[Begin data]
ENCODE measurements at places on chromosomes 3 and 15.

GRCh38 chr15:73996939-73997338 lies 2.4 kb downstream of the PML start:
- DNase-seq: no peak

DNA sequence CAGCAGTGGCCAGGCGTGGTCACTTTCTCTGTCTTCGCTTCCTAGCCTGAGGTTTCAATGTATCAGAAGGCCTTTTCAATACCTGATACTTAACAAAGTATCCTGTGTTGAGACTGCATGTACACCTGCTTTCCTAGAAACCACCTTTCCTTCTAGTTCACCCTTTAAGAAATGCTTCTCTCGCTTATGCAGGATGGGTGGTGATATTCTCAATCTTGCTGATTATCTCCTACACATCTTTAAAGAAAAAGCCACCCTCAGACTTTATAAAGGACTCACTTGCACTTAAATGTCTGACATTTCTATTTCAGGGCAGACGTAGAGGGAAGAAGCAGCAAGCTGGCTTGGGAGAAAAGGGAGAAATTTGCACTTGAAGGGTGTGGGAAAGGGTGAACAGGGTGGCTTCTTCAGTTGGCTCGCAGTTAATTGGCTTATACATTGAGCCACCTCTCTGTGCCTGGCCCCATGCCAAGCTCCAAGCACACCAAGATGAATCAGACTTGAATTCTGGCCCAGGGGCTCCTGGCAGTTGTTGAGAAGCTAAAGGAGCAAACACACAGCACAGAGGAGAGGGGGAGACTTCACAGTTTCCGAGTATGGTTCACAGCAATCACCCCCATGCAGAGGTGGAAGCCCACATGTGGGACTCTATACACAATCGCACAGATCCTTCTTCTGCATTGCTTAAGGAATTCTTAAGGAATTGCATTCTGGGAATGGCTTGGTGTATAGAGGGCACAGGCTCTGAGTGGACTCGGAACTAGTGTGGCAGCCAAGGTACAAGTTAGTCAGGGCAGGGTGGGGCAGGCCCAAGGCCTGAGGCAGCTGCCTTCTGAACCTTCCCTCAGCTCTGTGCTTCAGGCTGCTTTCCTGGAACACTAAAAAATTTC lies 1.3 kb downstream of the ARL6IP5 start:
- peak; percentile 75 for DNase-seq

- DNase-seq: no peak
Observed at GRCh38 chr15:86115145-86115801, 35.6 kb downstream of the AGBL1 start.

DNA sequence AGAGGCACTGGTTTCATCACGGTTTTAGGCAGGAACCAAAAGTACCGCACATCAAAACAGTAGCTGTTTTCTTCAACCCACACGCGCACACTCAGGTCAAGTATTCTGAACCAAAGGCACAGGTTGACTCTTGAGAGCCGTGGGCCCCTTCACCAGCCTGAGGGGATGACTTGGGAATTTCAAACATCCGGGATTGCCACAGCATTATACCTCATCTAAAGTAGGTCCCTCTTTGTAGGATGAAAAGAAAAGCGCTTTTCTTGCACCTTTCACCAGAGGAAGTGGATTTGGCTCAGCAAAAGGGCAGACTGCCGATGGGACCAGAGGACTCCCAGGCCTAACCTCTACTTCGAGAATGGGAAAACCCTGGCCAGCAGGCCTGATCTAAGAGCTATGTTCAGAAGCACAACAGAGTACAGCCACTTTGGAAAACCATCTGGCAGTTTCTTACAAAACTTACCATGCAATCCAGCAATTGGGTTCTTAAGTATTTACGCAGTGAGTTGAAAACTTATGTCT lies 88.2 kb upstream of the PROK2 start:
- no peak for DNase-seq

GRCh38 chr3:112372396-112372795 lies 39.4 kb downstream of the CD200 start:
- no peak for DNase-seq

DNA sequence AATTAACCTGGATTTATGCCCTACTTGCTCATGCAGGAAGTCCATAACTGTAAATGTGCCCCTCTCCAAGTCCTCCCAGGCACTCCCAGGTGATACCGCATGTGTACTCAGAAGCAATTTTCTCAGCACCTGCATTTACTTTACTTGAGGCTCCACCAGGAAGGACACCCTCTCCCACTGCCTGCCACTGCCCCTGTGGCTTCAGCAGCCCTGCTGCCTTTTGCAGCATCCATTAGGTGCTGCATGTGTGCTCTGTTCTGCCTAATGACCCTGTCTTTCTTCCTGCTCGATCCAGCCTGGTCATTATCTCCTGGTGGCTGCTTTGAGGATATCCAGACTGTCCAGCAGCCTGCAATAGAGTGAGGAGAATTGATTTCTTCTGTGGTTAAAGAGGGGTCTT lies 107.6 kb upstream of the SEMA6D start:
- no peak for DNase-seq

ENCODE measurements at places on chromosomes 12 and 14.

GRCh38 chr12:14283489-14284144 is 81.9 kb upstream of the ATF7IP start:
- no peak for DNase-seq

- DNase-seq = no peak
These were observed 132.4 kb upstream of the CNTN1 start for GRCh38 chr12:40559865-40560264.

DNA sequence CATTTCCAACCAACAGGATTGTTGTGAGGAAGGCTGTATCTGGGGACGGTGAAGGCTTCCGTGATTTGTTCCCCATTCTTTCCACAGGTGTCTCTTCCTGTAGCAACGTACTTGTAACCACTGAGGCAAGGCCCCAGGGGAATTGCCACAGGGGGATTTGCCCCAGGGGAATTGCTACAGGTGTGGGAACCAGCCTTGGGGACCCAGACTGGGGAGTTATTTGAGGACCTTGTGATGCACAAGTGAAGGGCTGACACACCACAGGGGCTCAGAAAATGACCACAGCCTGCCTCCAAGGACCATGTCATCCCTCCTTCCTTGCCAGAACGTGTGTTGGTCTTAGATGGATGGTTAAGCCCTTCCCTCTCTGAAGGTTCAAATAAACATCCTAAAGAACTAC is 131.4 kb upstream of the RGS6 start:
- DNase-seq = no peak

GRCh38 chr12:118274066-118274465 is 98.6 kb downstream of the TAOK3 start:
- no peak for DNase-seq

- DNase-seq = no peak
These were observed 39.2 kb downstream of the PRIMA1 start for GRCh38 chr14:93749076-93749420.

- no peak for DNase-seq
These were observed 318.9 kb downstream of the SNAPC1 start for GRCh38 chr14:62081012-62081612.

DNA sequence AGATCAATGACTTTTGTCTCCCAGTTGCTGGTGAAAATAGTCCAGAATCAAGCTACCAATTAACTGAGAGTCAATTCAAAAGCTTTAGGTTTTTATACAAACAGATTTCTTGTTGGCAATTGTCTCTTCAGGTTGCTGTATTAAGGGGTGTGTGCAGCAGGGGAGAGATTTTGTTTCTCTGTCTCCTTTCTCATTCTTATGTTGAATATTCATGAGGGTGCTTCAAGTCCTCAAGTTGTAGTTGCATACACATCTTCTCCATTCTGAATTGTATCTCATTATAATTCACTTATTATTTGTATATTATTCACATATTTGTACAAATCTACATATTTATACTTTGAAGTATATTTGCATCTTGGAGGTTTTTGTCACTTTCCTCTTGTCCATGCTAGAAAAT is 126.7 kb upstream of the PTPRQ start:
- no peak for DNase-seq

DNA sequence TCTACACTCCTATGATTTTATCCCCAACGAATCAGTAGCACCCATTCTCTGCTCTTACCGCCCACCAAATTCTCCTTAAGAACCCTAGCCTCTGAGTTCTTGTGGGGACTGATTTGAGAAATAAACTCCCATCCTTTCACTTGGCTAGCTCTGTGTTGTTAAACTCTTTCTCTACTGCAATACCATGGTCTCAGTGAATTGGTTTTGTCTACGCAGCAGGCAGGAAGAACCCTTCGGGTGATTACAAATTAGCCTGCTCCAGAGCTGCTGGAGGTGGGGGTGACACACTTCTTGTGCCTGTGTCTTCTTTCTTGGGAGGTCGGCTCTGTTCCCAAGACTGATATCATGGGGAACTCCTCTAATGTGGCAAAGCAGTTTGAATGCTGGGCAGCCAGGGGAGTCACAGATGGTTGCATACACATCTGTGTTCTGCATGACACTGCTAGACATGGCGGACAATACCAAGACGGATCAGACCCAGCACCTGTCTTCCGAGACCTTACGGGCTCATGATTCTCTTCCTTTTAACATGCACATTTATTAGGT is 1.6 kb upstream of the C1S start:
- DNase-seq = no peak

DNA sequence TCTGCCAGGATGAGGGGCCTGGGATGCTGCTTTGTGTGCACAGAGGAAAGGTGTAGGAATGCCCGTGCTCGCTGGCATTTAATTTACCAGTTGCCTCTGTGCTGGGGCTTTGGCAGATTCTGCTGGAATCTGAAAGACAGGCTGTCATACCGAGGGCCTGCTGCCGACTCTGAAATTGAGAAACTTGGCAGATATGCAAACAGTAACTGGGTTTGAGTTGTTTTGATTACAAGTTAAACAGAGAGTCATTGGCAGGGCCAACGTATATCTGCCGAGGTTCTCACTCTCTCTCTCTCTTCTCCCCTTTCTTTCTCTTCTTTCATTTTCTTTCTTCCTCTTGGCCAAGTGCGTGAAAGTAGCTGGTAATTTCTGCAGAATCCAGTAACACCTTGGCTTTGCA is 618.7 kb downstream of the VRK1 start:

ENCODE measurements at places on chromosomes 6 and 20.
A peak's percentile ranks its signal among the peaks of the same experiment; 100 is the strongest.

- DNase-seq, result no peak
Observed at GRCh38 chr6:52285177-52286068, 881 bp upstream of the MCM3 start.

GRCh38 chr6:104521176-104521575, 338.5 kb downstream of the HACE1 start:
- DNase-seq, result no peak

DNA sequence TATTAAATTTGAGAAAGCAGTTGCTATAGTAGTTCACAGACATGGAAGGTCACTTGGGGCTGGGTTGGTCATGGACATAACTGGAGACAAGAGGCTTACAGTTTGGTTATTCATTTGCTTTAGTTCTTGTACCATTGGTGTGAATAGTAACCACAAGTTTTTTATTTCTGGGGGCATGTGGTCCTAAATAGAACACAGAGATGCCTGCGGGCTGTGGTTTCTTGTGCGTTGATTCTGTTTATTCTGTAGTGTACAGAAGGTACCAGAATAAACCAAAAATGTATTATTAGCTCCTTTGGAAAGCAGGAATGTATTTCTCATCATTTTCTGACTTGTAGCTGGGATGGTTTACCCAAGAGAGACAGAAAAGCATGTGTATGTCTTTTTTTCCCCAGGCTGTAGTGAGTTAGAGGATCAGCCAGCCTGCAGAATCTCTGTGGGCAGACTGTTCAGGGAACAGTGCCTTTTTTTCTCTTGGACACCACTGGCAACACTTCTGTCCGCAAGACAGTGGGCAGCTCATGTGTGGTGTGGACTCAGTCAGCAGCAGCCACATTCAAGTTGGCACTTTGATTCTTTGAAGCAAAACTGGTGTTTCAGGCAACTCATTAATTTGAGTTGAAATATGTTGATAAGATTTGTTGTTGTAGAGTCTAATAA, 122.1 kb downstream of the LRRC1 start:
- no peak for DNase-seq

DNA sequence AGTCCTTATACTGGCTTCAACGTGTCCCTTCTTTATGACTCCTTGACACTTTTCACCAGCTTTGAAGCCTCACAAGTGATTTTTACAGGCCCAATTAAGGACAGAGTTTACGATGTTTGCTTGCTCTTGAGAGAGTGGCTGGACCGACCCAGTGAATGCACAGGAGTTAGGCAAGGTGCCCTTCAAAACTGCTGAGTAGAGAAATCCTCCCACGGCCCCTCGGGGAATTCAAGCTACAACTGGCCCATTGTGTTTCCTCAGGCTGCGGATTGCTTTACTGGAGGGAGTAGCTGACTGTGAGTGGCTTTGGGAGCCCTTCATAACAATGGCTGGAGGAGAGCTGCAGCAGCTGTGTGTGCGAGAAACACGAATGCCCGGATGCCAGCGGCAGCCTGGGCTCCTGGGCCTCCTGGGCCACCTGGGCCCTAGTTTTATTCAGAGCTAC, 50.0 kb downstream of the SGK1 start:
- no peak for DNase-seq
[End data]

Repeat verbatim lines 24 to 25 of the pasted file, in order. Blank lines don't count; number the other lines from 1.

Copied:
These were observed 39.2 kb downstream of the PRIMA1 start for GRCh38 chr14:93749076-93749420.

- no peak for DNase-seq